Lyle drives Aza and Daisy down a path through the Pickett estate. Aza notices that the estate is more majestic than she remembered and thinks that she loves the silence and how big the estate is. Daisy begins to ask Lyle about his work as head of security for Mr. Pickett, but Lyle seems aware that Daisy is interrogating him and won't give her any useful information. He offers up that Mr. Pickett doesn't like staff on the property before dawn or after dark before telling them that if Davis doesn't know the girls, he's taking them to the police station.
Subtlety is evidently not Daisy's strong suit: her use of language here is obvious and doesn't get her much useful information. Readers learn that Mr. Pickett was a private man in addition to being wealthy and a criminal, which begins to add layers to Mr. Pickett's identity. He's a man who very much desires to create order and control in his life, just like Aza does.
Lyle, Aza, and Daisy drive by the pool. The island in the middle is now covered in a geodesic dome, though the waterslides are still there. Lyle drives around to a patio where Davis is reclining on a pool lounger in his school uniform. Davis stands up when he sees the golf cart coming and confusedly greets Aza by name. He asks her emotionlessly why she's on the Pickett estate, and Daisy introduces herself and explains that their canoe sustained a puncture.
The fact that Davis has to wear a school uniform suggests that he attends a private school, and is therefore indicative of his privilege and his wealth. Aza is notably silent to the people she's with, so the reader is the only one privy to her thoughts at this point. Daisy takes on the responsibility of actually communicating.
Davis asks Aza if she can get her a Dr. Pepper, which he says he remembers is her favorite soda. Aza says yes, Lyle goes to fetch the Dr. Peppers, and Daisy looks at Aza with an I-told-you-so expression before wandering off. Davis says he's not good at chit-chat, and Aza suggests he say what he's thinking. He smiles and says that he wishes she weren't after the reward.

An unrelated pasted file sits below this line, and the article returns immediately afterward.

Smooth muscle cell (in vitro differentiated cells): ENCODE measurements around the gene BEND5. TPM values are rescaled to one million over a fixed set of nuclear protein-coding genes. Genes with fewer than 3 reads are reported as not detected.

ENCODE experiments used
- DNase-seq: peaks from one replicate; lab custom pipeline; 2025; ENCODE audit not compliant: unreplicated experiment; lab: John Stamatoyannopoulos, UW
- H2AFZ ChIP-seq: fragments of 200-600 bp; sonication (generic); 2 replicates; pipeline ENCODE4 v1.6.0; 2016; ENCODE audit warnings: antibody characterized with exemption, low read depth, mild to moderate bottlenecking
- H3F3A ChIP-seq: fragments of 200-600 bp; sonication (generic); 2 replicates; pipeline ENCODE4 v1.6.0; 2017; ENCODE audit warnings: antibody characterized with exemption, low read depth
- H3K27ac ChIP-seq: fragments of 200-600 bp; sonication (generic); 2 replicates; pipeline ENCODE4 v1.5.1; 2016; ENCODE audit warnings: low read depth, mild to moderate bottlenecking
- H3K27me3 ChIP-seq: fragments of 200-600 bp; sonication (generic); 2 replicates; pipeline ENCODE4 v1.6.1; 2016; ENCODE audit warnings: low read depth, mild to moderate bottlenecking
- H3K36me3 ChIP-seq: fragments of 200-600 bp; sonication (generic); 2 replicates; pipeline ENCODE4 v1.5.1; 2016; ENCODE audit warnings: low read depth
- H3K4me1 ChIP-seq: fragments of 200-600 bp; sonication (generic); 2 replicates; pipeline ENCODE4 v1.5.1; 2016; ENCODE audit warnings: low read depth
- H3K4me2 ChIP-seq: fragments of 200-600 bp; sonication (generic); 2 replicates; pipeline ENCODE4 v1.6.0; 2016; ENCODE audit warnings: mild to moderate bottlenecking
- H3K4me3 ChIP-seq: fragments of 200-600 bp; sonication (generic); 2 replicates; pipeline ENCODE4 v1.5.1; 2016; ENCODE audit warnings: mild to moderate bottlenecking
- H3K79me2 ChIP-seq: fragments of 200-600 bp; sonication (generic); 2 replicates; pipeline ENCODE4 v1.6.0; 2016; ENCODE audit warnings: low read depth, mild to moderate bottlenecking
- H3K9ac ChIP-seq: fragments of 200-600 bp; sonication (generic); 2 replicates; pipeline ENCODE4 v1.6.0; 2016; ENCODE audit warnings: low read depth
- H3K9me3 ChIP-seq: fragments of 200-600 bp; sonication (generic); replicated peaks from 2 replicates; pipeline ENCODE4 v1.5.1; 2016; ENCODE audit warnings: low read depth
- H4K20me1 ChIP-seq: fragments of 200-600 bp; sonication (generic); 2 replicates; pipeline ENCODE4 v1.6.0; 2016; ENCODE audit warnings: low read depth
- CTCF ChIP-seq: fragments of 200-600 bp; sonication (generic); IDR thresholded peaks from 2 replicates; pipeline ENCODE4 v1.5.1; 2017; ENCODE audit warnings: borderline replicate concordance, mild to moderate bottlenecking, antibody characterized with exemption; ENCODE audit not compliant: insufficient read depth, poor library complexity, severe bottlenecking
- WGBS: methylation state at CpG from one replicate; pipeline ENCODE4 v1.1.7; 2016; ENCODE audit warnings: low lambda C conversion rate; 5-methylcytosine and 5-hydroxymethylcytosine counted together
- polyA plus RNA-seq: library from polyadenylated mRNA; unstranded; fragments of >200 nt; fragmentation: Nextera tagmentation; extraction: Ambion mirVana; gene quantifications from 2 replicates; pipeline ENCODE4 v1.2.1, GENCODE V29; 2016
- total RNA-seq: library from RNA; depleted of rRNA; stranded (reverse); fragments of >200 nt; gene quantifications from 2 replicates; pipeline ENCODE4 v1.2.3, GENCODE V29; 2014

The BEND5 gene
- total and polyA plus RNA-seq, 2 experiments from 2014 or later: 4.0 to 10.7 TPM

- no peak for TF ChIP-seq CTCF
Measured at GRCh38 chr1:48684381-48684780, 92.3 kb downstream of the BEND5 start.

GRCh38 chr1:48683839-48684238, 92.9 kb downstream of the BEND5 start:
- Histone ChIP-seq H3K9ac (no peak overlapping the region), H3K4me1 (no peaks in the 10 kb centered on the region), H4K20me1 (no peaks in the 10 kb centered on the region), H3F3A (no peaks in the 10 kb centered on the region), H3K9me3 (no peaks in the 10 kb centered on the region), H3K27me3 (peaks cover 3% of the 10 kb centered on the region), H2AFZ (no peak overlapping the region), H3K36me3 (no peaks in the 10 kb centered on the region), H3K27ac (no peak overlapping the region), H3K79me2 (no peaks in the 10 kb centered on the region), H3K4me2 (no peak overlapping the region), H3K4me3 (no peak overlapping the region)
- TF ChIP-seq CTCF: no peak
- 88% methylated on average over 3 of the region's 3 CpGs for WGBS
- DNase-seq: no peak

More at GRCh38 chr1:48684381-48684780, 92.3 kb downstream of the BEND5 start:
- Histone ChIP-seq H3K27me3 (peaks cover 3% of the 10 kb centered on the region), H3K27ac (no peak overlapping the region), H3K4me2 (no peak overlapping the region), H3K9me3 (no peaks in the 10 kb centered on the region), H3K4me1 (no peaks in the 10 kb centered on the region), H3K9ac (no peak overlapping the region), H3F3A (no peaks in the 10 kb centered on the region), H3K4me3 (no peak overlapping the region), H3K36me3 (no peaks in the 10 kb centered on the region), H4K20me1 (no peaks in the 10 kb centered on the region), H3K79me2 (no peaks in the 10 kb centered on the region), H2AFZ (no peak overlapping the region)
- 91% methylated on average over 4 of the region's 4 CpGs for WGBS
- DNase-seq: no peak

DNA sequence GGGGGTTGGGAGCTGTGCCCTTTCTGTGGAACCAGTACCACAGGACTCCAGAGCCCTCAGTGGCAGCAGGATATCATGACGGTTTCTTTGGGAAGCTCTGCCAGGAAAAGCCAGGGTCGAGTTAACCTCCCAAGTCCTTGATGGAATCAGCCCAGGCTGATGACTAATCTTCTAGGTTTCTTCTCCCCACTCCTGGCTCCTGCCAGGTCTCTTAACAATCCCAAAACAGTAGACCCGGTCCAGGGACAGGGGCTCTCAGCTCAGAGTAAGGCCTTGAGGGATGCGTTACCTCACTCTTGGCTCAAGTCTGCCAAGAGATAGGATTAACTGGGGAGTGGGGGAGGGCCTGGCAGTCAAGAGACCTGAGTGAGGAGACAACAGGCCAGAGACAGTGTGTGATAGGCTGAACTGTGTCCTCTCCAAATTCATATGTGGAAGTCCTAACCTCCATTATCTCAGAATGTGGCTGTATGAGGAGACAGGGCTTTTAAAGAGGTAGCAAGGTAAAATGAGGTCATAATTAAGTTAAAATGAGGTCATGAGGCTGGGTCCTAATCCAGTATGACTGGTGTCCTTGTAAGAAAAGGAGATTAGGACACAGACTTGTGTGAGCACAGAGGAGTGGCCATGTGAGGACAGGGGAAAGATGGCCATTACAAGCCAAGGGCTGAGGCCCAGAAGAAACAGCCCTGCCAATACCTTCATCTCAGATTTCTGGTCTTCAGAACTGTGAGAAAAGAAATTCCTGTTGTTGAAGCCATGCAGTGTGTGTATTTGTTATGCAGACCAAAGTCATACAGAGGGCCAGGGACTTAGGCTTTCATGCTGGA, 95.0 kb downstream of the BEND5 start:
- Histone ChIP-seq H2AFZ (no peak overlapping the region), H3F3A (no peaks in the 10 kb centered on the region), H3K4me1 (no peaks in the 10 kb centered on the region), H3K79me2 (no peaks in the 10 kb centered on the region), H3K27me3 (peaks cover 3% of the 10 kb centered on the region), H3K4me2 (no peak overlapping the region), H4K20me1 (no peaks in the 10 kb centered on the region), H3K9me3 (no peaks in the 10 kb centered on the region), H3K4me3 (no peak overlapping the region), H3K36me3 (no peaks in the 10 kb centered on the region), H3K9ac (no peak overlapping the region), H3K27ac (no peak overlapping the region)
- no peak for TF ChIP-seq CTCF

Davis believes that anyone who unexpectedly shows up at his house these days is obviously after his father and the reward money. Notably, he's not wrong here, but it suggests that he feels trapped and isolated by his name and the wealth attached to it.
Davis explains that he thought of Aza when his father first disappeared. The newscasters kept using Mr. Pickett's full name, which is also Davis’s name, and he found it weird. Aza insists that Davis isn't just his name. Davis says he remembers Aza telling him about her own name, which her parents gave her so she'd have something to call her own, while his dad by contrast made him a “Davis Jr”.
Davis doesn't feel as though he's an autonomous being because he has to share a name with his father. In this way, Davis suggests that sharing his father's name makes him a nonperson in much the same way that Daisy's work uniform makes her a nonperson by robbing her of individuality.
Davis says that many old friends have been in touch over the last week but insists he doesn't know where his father is. Daisy suddenly appears and explains the "truth”: she heard about Mr. Pickett on the radio, Aza said she had a crush on Davis when they were kids, so Daisy arranged for them to shipwreck their canoe, just like in The Tempest, and now Aza and Davis can live happily ever after. Daisy promptly disappears again.
Again, Daisy uses a Shakespeare reference to give the situation meaning and context, whether or not that meaning is actually true. We also see that despite Davis's fears that he isn't his own person, his father remains enough of a mystery to him that he doesn’t seem to have any idea what may have become of him.
Aza insists that it's not exactly like The Tempest, and Davis says that Aza looks very grown up. Aza can't decide if she's scared or excited. She tells Davis she's sorry about his dad, but Davis says that his dad is a "huge shitbag." Aza thinks that when people talk about their dads like that, it almost makes her glad to not have a dad. Davis continues that anyone who knows where his father is won't say anything, because Mr. Pickett can pay more than $100,000 to keep them quiet. Davis says that the reward isn't even a lot of money.
Davis betrays just how wealthy and privileged he is when he insists that $100,000 isn't that much money. The reward money the entire reason that Daisy and Aza are even on the Pickett estate in the first place, so it's obviously a lot of money for them. Mr. Pickett must have a great deal of power and wealth if he is able to pay more than that to keep people silent.